Thanks Sandrine. I have been a time without reading the posts in my email because personal reasons, but I keep jealously them and now I rejoined to you. They are great. respectfully Mercedes

      2. Thanks Mercedes, I am very happy to hear that you are enjoying the newsletters:)

  7. Reblogged this on Arts@the Aviary and commented:
    Considering that a primary purpose of this blog is to inspire people (including the person who checks your email every day) to actively pursue creating art, I have been mulling over the topic of “what is art?” I recall the question of “what is music?” being a rather muddy – and at times heated – one in my college music history courses, so I’m sure the ‘art’ question is even more complex. But still, I want to give it thought, for the purpose of helping it seem less scary for those who are inclined to think that arting is something that only ‘real’ artists do.
    The following post by Sandrine Pelissier, a painter of beautiful watercolors, reminded me of one of the facets of art that I love.
    Art is a process.
    It is hard to stare at a blank piece of paper and try to create something profound. Masterpieces start with a single line, a single note, or a single lump of clay.
    Making a masterpiece shouldn’t be the goal anyway. It’s about turning something into something else.
    Turning a white paper into a wharf scene.
    Turning a post-it note into medley of shadow boxes.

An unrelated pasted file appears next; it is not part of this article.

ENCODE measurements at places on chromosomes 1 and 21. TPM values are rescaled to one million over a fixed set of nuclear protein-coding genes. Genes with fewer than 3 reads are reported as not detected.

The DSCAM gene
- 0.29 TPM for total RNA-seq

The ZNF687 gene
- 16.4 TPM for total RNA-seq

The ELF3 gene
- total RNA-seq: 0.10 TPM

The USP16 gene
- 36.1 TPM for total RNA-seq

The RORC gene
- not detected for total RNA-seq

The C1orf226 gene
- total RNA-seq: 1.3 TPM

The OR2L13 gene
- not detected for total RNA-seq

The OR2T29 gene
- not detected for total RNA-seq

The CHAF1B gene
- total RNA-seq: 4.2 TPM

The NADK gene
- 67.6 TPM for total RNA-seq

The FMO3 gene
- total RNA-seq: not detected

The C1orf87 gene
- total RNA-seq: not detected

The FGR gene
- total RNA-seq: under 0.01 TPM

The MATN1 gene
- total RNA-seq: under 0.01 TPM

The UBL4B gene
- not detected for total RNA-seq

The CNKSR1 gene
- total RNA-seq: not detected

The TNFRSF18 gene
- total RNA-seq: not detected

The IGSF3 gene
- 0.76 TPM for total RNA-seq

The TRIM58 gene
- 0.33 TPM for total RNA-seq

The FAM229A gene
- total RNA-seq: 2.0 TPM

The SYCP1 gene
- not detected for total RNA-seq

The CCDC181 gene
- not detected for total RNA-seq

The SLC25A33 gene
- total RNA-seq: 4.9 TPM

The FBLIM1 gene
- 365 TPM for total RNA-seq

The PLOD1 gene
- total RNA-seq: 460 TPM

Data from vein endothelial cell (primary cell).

Turning an unmoved heart into a throbbing, swelling woosh.
    Turning apathy into awe.
    Turning fear into courage.
    Turning emotions ’round and ’round and ’round and back. Because they matter.
    Happy Arting,
    naomi

    1. Thanks arts@theAviary, beautiful comment! I ve been struggling myself with the question of what is art, and how inclusive or exclusive the concept of art should be. Thinking about art as a process of transformation is an interesting trail. Then there is that sometimes artificial boundary we put between art and craft as art being something that doesn’t have another utility other than being art.

      1. Yes – the utilitarian aspect is really interesting. I’m notorious for trying to make ‘use’ of everything, but I’m learning more every day about seeing the value of beautiful artful things just because they are just that.

  8. Paprika

    Your work is absolutely brillinat… even I love how you’ve shown the progress step by step. It helps me paint better =)

    1. Thanks Paprika !

  9. Great…as always. Like someone else said, it’s inspiring to see the steps. I’m a colored pencil artist and I like to see other artist’s process. You make me want to do better with my art.

    1. Thanks mye1212, I’ve seen amazing works with colored pencils, such a great medium:-)

  10. BairbreSine

    I really like your work. Just beautiful.

    1. Thanks BairbreSine !

  11. Exceptional work!
    Z

    1. Thanks Zeebradesigns 🙂

  12. Reblogged this on finnegan2749.

    1. Thanks for the reblog 🙂

  13. Very nice. Again, I love seeing your process—it is inspiring!

    1. Thanks Holly 🙂

  14. Beautiful!